List of critics of the New Deal
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The following is a List of critics of the New Deal.
From the Left (Liberals)
- William Lemke, North Dakota congressman, who ran a third-party Presidential campaign against Roosevelt in 1936 on the ad hoc Union Party ticket. Lemke argued that the New Deal did not go far enough in redistributing wealth in the United States.
- John L. Lewis, leader of the powerful coal miners labor union and Congress of Industrial Organizations (CIO); supported 1940 Republican Presidential candidate Wendell Willkie over Roosevelt in a power struggle with FDR for control of the Democratic Party.
- Huey Long, populist Democratic Governor and Senator from Louisiana. Long criticized the New Deal for not going far enough to redistribute wealth; Long proposed a more radical economic plan called Share Our Wealth, in which all American citizens would not earn more than a million dollars a year or less than $4,000 a year. His slogan was "Every Man a King". Assassinated in 1935 by a political opponent.
- Max Shachtman, James Cannon and their respective Workers Party and Socialist Workers Party, were or had been followers of Leon Trotsky who argued that Roosevelt instituted these reforms in order to salvage capitalism (see entry for Howard Zinn, below), saw World War II as an imperialist war and the Communist Party's Popular Front as a class-collaborative betrayal.
- Francis Townsend, a retired California doctor who proposed a guaranteed income plan for senior citizens; his plan proved to be so popular that FDR adopted the Social Security Act to halt the growth of Townsend's movement.
- Burton Wheeler, Democratic Senator from Montana; broke with Roosevelt in 1937 over his court packing plan; later opposed Roosevelt as an isolationist wanting to avoid involvement in World War II.
- Howard Zinn, historian at Columbia University whose book A People's History of the United States criticizes Franklin Roosevelt and the New Deal for not going far enough to redistribute wealth in the U.S. during the Great Depression. Zinn argues that the New Deal was primarily concerned with saving American capitalism, and that it should have been more radical in nationalizing American industry and promoting economic socialism. Other historians such as Eric Foner, Alan Brinkley have made similar criticisms of the New Deal.
From the Right (Conservatives)
- Charles Coughlin, Irish-American Catholic priest with huge radio audience; anti-communist and anti-semitic,   originally a Roosevelt supporter in 1932 but by 1935 Coughlin "excoriated Roosevelt as "anti-God"".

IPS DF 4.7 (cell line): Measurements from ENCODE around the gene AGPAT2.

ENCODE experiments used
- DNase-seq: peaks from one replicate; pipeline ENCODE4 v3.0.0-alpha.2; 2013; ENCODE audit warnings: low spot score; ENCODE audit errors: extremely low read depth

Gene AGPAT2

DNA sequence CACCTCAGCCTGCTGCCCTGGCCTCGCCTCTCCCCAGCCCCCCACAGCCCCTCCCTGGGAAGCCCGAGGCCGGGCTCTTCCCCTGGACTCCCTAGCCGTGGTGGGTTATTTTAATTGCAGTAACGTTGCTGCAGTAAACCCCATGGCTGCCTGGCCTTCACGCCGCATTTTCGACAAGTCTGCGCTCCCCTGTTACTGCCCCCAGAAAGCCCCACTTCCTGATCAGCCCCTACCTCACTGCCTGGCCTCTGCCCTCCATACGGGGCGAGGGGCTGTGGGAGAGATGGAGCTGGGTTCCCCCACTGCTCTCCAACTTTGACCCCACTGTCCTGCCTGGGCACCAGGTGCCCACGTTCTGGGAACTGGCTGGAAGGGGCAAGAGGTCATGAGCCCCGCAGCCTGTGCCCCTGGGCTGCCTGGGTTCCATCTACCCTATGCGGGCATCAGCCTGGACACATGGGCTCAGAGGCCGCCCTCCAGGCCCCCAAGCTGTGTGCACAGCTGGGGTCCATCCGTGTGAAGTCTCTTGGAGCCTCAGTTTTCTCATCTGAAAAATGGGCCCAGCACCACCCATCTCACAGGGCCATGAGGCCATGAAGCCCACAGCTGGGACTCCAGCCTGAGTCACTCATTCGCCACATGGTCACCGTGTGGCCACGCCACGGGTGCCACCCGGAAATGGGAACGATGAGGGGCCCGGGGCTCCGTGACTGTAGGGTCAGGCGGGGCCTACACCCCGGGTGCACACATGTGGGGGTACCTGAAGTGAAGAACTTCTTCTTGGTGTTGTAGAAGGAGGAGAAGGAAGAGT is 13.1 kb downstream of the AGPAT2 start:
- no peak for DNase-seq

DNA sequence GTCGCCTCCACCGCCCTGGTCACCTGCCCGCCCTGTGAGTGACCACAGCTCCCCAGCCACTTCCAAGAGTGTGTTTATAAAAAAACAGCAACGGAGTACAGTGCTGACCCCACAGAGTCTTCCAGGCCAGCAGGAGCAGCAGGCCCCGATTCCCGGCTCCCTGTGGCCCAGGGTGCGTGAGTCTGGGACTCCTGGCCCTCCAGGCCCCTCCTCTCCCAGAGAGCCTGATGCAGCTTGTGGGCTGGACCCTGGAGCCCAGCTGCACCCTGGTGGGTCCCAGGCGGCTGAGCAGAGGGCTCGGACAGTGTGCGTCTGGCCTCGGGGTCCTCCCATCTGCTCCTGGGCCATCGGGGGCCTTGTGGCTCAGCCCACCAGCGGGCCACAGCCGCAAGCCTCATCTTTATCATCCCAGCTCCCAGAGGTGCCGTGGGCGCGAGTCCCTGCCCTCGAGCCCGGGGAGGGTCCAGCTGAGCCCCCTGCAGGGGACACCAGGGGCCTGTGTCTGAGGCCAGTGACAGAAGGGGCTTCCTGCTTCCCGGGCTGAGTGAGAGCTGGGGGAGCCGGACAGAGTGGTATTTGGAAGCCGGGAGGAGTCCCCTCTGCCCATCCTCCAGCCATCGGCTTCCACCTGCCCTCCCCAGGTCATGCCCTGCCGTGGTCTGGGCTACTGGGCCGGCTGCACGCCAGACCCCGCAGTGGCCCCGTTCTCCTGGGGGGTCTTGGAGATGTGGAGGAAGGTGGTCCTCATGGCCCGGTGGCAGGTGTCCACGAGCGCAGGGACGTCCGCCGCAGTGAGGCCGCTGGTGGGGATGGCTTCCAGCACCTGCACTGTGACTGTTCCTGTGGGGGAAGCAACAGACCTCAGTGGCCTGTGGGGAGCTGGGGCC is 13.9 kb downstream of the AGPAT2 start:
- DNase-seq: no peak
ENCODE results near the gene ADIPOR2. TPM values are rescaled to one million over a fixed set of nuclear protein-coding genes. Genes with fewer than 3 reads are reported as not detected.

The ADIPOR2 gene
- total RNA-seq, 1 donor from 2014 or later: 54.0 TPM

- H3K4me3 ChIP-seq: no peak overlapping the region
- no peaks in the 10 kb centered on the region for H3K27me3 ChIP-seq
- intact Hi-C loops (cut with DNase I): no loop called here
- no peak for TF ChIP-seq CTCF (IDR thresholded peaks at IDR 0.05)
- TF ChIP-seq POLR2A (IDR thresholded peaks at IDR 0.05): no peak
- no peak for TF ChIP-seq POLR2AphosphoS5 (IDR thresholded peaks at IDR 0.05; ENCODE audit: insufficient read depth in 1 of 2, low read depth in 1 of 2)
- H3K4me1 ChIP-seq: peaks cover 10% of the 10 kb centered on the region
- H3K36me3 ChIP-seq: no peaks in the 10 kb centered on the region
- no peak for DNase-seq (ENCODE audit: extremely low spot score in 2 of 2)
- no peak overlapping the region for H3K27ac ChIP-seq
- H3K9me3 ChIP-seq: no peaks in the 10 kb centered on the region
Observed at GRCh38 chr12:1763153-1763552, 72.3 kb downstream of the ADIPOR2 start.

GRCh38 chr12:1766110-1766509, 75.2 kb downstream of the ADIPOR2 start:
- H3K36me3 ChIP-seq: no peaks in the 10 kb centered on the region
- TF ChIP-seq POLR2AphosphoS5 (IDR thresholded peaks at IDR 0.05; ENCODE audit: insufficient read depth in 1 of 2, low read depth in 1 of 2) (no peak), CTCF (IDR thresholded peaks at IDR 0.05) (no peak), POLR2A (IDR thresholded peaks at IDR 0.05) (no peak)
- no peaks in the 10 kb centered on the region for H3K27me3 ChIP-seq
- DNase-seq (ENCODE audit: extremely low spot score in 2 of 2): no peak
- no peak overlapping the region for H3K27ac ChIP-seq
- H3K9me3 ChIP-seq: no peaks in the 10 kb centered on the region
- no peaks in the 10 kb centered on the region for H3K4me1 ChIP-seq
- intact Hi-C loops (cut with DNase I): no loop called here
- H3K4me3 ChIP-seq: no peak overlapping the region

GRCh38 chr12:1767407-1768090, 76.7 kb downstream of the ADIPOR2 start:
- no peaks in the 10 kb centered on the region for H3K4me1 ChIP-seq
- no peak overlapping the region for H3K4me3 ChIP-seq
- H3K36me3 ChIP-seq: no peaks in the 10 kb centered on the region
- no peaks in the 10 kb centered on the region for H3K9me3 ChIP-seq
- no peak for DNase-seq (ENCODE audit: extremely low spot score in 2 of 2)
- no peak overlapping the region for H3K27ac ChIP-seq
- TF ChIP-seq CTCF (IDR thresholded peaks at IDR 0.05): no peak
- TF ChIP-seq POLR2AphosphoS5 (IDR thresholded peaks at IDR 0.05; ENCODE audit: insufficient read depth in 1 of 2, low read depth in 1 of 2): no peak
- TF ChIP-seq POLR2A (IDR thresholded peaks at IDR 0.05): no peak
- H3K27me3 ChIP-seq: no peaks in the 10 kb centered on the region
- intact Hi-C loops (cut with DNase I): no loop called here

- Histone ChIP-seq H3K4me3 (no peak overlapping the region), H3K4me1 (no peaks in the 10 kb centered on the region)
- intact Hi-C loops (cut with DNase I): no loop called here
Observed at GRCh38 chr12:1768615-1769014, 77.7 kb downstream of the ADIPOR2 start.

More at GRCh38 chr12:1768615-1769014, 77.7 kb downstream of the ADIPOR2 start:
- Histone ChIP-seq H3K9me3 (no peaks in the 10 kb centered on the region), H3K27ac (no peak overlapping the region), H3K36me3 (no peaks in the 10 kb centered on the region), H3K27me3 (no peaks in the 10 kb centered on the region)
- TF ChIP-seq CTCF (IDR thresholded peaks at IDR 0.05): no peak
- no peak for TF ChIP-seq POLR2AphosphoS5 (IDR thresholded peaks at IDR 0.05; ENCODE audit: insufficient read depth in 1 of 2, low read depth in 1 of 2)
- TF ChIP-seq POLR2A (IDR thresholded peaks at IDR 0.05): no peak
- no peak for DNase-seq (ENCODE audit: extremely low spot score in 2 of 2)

- John Nance Garner, supported Roosevelt in 1932; elected vice president 1932 and 1936; broke with Roosevelt in 1937 over his court packing plan.
- Carter Glass, Senator from Virginia, came from his death bed to the 1940 Democratic Convention to nominate Franklin Roosevelt's campaign manager James Farley as the Democratic Party's candidate for the Presidency. Glass was against Roosevelt's third term candidacy.
- William Randolph Hearst, former leader of left-wing of Democratic party; owned nation's largest newspaper chain; major supporter of Roosevelt in 1932, broke with Roosevelt in 1935 over Roosevelt's proposal to greatly increase taxes on the inheritances of the wealthy, and to close several tax loopholes used by the wealthy to avoid paying taxes. Orson Welles, a prominent New Dealer, responded with the film Citizen Kane (1941), a scathing critique of Hearst’s legacy and empire.
- Hugh S. Johnson, first head of the National Recovery Administration see . Johnson fell out with Roosevelt after FDR fired him in 1935.
- Charles Lindbergh, pilot who became a national hero in 1927 when he was the first to fly across the Atlantic Ocean from America to France. Lindbergh became the national leader of the isolationist America First Committee in 1940-41. He was attacked by New Dealers for his perceived anti-Semitism and support for some Nazi policies.
- George N. Peek, farm leader; supported FDR in 1932
- Al Smith, Democratic nominee for U.S. president in 1928; founded American Liberty League in 1934 to attack New Deal programs as fostering unnecessary "class conflict".
- Rush D. Holt, Sr., Democratic West Virginian Senator; opposed FDR's domestic and foreign policies.
- Robert Taft, powerful Republican Senator from Ohio from 1939 to 1953. Taft was the leader of the Republican Party's conservative wing; he consistently denounced the New Deal as "socialism" and argued that it harmed America's business interests and gave ever-greater control to the central government in Washington. Before the Japanese attack on Pearl Harbor Taft, a non-interventionist, vigorously opposed FDR's attempts to aid Britain in World War II.
- Barry Goldwater, Republican 1964 presidential candidate; succeeded Taft as the leader of Republican conservatives in the 1950s. Goldwater consistently opposed the expansion of government welfare programs modeled after the New Deal; he criticized President Eisenhower for offering a "dime-store New Deal".
- Ronald Reagan, Hollywood film actor; strong New Dealer in 1940s; started opposing New Deal programs in the 1950s as a corporate spokesman for the General Electric company.
Prewar critics who supported Roosevelt during World War II
- Dean Acheson, Treasury official in 1933; Assistant Secretary of State 1944
- Lewis Douglas, Budget Director, 1933
- Harry F. Byrd, Democratic Senator from Virginia
- Carter Glass, Democratic Senator from Virginia
- Frank Knox Republican Vice Presidential candidate in 1936; joined FDR cabinet as Secretary of the Navy, 1940–44
- Henry Stimson, Hoover's Secretary of State; joined FDR cabinet as Secretary of War, 1940–45